[1] The worst that can be said is that, had Labour kept debt at 30% of GDP, they might have felt less constrained in 2009 and undertaken greater countercyclical fiscal action. But George Osborne argued against the countercyclical fiscal actions Labour did take in 2009! 

[2] That is of course an unsubstantiated conjecture, and the following is not meant to be evidence, because its a small and unrepresentative sample. In a previous post I mentioned a debate that Prospect magazine organised between myself and Oliver Kamm. I hadn’t realised until someone pointed it out (along with a rather biased editorial in that same issue), but readers get a chance to vote after reading this debate on whether ‘austerity is right for Britain’. At time of writing, we had 17% voting Yes and 83% voting No.

[3] HT Ari Andricopoulos

Saturday 21 March 2015

Default panic and other tall stories

People still say to me that the UK or the US had to embark on austerity, because otherwise the markets would have taken fright at the ‘simply huge’ budget deficit. How do they know this? Because people ‘close to the market’ keep telling them so.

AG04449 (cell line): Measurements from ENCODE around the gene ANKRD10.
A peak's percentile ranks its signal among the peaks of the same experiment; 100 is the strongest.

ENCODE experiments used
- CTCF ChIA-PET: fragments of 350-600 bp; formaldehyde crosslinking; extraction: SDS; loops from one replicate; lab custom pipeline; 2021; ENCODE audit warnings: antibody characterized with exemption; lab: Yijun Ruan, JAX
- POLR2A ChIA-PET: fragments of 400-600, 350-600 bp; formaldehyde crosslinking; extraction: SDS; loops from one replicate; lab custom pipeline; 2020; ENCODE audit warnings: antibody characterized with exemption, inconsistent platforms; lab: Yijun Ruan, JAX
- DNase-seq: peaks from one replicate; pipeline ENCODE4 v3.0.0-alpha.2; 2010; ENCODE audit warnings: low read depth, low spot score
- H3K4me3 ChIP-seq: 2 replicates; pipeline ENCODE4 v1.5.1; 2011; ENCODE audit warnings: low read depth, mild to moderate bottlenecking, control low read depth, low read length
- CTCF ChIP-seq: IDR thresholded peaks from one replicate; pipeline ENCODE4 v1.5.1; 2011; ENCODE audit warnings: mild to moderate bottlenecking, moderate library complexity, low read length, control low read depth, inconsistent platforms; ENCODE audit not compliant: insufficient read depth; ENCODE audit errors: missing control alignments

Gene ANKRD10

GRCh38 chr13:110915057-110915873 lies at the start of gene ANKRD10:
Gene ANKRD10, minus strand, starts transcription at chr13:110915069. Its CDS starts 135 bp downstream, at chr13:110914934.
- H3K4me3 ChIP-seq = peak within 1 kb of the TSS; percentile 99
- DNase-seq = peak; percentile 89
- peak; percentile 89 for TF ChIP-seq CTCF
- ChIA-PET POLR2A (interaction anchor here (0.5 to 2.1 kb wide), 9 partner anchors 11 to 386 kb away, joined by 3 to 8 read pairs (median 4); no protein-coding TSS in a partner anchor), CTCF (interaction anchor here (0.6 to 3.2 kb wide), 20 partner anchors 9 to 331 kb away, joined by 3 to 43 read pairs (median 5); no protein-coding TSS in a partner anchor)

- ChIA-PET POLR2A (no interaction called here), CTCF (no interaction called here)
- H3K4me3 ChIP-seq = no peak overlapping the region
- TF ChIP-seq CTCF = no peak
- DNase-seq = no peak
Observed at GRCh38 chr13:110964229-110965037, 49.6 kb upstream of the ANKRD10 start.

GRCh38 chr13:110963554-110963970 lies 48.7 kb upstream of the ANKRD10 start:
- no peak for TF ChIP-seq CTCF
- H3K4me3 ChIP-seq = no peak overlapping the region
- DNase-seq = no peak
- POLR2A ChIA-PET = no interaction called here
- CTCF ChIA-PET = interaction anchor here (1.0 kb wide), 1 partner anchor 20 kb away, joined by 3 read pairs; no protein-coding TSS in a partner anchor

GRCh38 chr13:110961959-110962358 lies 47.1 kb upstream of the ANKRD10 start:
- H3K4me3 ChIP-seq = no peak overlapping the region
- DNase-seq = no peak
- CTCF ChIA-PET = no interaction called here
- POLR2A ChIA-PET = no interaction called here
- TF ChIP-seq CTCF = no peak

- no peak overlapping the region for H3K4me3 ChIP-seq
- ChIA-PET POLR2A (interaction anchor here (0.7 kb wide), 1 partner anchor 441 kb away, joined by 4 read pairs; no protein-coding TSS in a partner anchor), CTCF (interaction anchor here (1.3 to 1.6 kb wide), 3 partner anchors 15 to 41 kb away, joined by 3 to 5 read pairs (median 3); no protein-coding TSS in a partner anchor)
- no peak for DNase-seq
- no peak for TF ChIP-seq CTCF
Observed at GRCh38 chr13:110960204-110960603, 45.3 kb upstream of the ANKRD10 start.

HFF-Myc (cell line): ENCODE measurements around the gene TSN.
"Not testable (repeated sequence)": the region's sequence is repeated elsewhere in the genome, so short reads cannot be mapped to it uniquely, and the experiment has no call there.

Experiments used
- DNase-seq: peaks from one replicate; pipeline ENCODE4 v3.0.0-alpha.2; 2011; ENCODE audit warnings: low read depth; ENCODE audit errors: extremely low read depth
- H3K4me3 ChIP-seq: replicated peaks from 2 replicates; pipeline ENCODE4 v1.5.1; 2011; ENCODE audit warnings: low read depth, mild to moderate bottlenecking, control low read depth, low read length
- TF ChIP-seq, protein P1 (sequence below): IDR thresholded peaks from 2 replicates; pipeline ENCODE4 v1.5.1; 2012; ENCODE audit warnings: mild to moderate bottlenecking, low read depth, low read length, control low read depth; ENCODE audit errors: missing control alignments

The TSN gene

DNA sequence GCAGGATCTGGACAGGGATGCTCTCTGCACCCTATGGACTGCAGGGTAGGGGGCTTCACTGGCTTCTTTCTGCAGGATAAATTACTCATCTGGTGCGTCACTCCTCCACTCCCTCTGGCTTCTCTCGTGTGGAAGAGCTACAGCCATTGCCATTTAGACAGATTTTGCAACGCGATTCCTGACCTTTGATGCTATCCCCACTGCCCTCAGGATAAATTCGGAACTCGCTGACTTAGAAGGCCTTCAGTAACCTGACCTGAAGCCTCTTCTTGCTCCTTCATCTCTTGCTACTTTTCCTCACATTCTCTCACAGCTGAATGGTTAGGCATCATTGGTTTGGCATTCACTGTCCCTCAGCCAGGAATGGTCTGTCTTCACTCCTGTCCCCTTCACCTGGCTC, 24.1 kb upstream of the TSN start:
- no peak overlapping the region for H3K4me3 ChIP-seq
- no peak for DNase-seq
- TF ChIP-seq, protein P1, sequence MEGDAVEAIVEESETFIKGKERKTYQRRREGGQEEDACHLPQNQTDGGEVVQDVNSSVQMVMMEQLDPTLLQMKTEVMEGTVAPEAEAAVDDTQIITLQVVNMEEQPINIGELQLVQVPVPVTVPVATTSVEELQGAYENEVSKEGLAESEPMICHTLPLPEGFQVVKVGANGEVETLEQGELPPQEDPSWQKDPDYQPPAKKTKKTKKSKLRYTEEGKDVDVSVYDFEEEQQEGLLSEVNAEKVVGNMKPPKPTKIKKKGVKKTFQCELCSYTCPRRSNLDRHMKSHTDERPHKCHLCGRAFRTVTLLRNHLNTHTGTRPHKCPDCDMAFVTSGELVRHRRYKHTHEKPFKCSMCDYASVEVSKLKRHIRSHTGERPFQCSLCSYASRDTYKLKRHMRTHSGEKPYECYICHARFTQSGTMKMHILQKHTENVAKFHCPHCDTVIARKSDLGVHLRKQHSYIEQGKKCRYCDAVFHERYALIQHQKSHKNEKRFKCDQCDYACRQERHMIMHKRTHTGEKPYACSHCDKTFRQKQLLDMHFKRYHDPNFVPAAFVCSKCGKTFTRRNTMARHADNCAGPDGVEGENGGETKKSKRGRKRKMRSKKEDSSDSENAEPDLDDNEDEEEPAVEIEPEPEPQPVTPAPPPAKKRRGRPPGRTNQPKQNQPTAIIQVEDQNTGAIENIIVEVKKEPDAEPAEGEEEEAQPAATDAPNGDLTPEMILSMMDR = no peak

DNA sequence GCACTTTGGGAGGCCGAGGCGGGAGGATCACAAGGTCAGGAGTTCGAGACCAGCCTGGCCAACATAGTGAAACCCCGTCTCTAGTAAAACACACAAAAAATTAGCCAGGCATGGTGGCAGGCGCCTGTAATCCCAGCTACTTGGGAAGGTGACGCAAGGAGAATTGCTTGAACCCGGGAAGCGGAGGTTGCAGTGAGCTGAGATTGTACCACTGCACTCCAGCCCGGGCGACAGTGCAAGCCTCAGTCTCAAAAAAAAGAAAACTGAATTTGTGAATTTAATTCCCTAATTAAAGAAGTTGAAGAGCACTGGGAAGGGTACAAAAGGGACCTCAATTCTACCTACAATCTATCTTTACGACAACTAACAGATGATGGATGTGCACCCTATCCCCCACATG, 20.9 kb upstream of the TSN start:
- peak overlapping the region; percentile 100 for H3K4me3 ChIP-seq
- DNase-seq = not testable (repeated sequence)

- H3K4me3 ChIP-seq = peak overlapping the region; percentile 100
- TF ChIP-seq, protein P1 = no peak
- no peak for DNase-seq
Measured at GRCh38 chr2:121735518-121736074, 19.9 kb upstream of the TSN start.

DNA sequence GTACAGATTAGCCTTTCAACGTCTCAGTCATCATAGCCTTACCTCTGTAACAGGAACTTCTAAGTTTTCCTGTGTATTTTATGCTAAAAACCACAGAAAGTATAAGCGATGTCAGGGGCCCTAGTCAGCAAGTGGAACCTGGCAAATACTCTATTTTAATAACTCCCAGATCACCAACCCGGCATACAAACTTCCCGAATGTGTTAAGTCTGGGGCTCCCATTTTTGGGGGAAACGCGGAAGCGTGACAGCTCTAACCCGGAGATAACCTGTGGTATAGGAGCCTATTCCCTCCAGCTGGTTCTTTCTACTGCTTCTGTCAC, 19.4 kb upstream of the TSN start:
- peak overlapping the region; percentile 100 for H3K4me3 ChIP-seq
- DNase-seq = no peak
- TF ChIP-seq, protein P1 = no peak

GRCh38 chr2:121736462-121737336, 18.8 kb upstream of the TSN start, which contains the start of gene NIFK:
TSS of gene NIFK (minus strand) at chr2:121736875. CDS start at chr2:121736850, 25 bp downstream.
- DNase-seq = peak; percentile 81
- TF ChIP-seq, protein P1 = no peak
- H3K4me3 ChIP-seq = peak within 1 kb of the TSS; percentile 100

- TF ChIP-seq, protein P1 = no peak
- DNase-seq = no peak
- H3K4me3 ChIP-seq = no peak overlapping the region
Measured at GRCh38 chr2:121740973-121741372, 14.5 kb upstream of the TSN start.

What can I do to show that this is wrong? The most obvious point is that interest rates on UK or US government debt have been falling since 2008, but the response I sometimes get is that rates have only stayed low because of austerity policies. So how about looking at one very short period, around the UK general election of 2010. The election itself was on 6th May, but Gordon Brown only resigned on 10th May, and the coalition agreement was published on 12th May.

Labour were proposing a more gradual reduction in the deficit than the Conservatives, but the Liberal Democrats (the eventual coalition partners) were during the election closer to Labour. So if there was any default premium implicit in yields on UK government debt, it should have fallen between 5th May and 13th May, either because Labour were defeated, or because the LibDems capitulated on the deficit. Now you may say that the markets were anticipating a Conservative victory, but even if that is true, on 5th May there was some doubt about that, which should have been reflected in the price. The coalition agreement published on 12th May clearly states a commitment to “a significantly accelerated reduction in the structural deficit”, so that doubt should have disappeared by then. If there was a default premium in rates before 6th May, it should have fallen by 13th May.